U.S. EPA Contaminated Site Cleanup Information (CLU-IN)

U.S. Environmental Protection Agency
U.S. EPA Technology Innovation and Field Services Division

Training & Events

Upcoming Internet Seminars
More Information

Participant Comments

CLU-IN's ongoing series of Internet Seminars are free, web-based slide presentations with a companion audio portion. We provide two options for accessing the audio portion of the seminar: by phone line or streaming audio simulcast. More information and registration for all Internet Seminars is available by selecting the individual seminar below. Not able to make one of our live offerings? You may also view archived seminars.

August 2014
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Borehole Geophysics Applied to Bedrock Hydrogeologic Evaluations

This presentation introduces the viewer to borehole geophysical tools commonly used in hydrogeologic investigations. These tools include gamma, temperature, conductivity, caliper, borehole video, acoustic and optical televiewers, heat-pulse flowmeter, and borehole deviation.. Examples and case studies follow illustrating the usefulness of data obtained through the utilization of these tools, especially when used to design packer tests and multi-level discrete-zone sampling strings. In addition, borehole tools commonly used in shallow oil/gas well abandonment are presented.

Managing Contaminants in Urban Vegetable Gardens to Minimize Human Exposure

The following topics will be presented:

Common Contaminants and Human Exposure Risks of Urban Gardening. This presentation will provide an overview of common contaminants found in urban soils, plant uptake of contaminants and bioavailability and human exposure risks.

Using Soil Amendments to Reduce Human Exposure to Contaminants. This presentation will also explore the efficacy of using soil amendments in vegetable gardens to reduce food-chain transfer and bioaccessibility of contaminants.

Gardening at Brownfield Sites. The results from a series of test sites across the country will be shared to highlight key findings on using soil amendments to minimize exposure to contaminants. Best practices will be also discussed.
Interstate Technology Regulatory Council
Seminars Sponsored by the Interstate Technology and Regulatory Council

Soil Sampling and Decision Making Using Incremental Sampling Methodology - Part 1

Interstate Technology Regulatory Council When sampling soil at potentially contaminated sites, the goal is collecting representative samples which will lead to quality decisions. Unfortunately traditional soil sampling methods don't always provide the accurate, reproducible, and defensible data needed. Incremental Sampling Methodology (ISM) can help with this soil sampling challenge. ISM is a structured composite sampling and processing protocol that reduces data variability and provides a reasonable estimate of a chemical's mean concentration for the volume of soil being sampled. The three key components of ISM are systematic planning, field sample collection, and laboratory processing and analysis. The adequacy of ISM sample support (sample mass) reduces sampling and laboratory errors, and the ISM strategy improves the reliability and defensibility of sampling data by reducing data variability.

ISM provides representative samples of specific soil volumes defined as Decision Units. An ISM replicate sample is established by collecting numerous increments of soil (typically 30 to 100 increments) that are combined, processed, and subsampled according to specific protocols. ISM is increasingly being used for sampling soils at hazardous waste sites and on suspected contaminated lands. Proponents have found that the coverage afforded by collecting many increments, together with disciplined processing and subsampling of the combined increments, yields consistent and reproducible results that in most instances have been preferable to the results obtained by more traditional (e.g. discrete) sampling approaches.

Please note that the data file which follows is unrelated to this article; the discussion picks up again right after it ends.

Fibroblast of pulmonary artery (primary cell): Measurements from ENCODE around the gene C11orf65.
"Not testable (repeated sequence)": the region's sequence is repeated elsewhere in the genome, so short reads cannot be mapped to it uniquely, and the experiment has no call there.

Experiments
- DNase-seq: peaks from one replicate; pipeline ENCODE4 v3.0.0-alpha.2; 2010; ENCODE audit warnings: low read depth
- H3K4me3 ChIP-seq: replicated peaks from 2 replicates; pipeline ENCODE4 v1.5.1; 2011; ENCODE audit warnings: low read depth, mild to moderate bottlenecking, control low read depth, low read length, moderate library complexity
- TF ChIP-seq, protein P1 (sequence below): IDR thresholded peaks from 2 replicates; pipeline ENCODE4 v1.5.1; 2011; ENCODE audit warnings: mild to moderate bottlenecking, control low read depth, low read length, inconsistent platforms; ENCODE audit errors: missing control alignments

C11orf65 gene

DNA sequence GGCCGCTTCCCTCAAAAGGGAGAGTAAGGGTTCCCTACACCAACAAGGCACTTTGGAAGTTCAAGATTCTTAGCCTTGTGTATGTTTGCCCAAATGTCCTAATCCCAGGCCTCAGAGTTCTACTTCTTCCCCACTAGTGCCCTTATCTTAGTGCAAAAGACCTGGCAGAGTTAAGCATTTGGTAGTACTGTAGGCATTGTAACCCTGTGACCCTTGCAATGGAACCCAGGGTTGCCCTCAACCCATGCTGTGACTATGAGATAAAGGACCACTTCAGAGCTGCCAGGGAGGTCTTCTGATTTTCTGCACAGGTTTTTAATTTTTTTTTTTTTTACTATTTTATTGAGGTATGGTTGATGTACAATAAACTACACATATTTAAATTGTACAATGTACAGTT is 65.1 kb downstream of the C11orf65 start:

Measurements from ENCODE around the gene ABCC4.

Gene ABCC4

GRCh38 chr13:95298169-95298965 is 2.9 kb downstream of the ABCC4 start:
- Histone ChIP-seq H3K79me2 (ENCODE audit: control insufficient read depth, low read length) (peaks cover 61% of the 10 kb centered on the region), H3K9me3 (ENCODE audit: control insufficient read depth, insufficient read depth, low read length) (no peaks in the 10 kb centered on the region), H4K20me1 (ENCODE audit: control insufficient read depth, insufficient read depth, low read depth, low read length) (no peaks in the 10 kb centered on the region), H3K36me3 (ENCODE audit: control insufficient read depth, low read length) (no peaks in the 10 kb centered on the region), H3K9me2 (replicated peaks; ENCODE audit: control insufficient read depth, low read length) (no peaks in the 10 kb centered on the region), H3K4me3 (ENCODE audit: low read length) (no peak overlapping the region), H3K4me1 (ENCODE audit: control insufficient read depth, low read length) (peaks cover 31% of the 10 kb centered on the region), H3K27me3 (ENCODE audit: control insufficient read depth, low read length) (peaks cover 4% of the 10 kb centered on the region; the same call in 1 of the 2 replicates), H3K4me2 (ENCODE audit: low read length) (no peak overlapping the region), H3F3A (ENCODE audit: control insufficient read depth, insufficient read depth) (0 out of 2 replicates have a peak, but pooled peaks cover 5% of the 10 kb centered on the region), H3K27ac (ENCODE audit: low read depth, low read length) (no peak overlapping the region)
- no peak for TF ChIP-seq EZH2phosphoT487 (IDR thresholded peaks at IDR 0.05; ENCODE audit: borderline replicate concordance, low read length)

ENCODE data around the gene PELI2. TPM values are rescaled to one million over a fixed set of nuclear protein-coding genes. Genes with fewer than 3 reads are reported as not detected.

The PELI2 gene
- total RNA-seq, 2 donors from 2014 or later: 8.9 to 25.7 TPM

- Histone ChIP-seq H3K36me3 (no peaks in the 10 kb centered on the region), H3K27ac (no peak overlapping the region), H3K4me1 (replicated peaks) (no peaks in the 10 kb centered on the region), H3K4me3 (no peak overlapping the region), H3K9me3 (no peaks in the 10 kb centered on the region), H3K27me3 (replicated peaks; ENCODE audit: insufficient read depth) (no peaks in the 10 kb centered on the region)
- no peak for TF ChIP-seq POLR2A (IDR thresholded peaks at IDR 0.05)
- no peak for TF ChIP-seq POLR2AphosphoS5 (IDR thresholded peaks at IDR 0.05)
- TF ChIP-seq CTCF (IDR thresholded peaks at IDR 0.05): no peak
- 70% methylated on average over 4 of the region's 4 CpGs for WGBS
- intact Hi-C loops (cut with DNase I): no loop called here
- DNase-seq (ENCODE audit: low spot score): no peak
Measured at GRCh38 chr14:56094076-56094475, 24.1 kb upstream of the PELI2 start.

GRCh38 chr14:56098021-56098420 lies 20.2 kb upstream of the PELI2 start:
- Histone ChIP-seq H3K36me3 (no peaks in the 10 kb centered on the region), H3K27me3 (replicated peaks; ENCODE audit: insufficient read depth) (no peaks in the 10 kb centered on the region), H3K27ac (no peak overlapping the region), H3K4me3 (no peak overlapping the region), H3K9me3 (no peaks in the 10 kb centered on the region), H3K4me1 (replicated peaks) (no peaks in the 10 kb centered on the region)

This 2-part training course along with ITRC's web-based Incremental Sampling Methodology Technical and Regulatory Guidance Document (ISM-1, 2012) is intended to assist regulators and practitioners with the understanding the fundamental concepts of soil/contaminant heterogeneity, representative sampling, sampling/laboratory error and how ISM addresses these concepts. Through this training course you should learn:

  • basic principles to improve soil sampling results
  • systematic planning steps important to ISM
  • how to determine ISM Decision Units (DU)
  • the answers to common questions about ISM sampling design and data analysis
  • methods to collect and analyze ISM soil samples
  • the impact of laboratory processing on soil samples
  • how to evaluate ISM data and make decisions

In addition this ISM training and guidance provides insight on when and how to apply ISM at a contaminated site, and will aid in developing or reviewing project documents incorporating ISM (e.g., work plans, sampling plans, reports). You will also be provided with links to additional resources related to ISM.

The intended users of this guidance and training course are state and federal regulators, project managers, and consultant personnel responsible for and/or directly involved in developing, identifying or applying soil and sediment sampling approaches and establishing sampling objectives and methods. In addition, data end users and decision makers will gain insight to the use and impacts of ISM for soil sampling for potentially contaminated sites.

Recommended Reading: We encourage participants to review the ITRC ISM document(http://www.itrcweb.org/ISM-1/) prior to participating in the training classes. If your time is limited in reviewing the document in advance, we suggest you prioritize your time by reading the Executive Summary, Chapter 4 "Statistical Sampling Designs for ISM," and Chapter 7 "Making Decisions Using ISM Data" to maximize your learning experience during the upcoming training classes.

Biochemical Reactors for Treating Mining Influenced Water

Interstate Technology Regulatory Council Mining influenced water (MIW) includes aqueous wastes generated by ore extraction and processing, as well as mine drainage and tailings runoff. MIW handling, storage, and disposal is a major environmental problem in mining districts throughout the U.S and around the world. Biochemical reactors (BCRs) are engineered treatment systems that use an organic substrate to drive microbial and chemical reactions to reduce concentrations of metals, acidity, and sulfate in MIWs. The ITRC Biochemical Reactors for Mining-Influenced Water technology guidance (BCR-1, 2013) and this associated Internet-based training provide an in-depth examination of BCRs; a decision framework to assess the applicability of BCRs; details on testing, designing, constructing and monitoring BCRs; and real world BCR case studies with diverse site conditions and chemical mixtures. At the end of this training, you should be able to complete the following activities: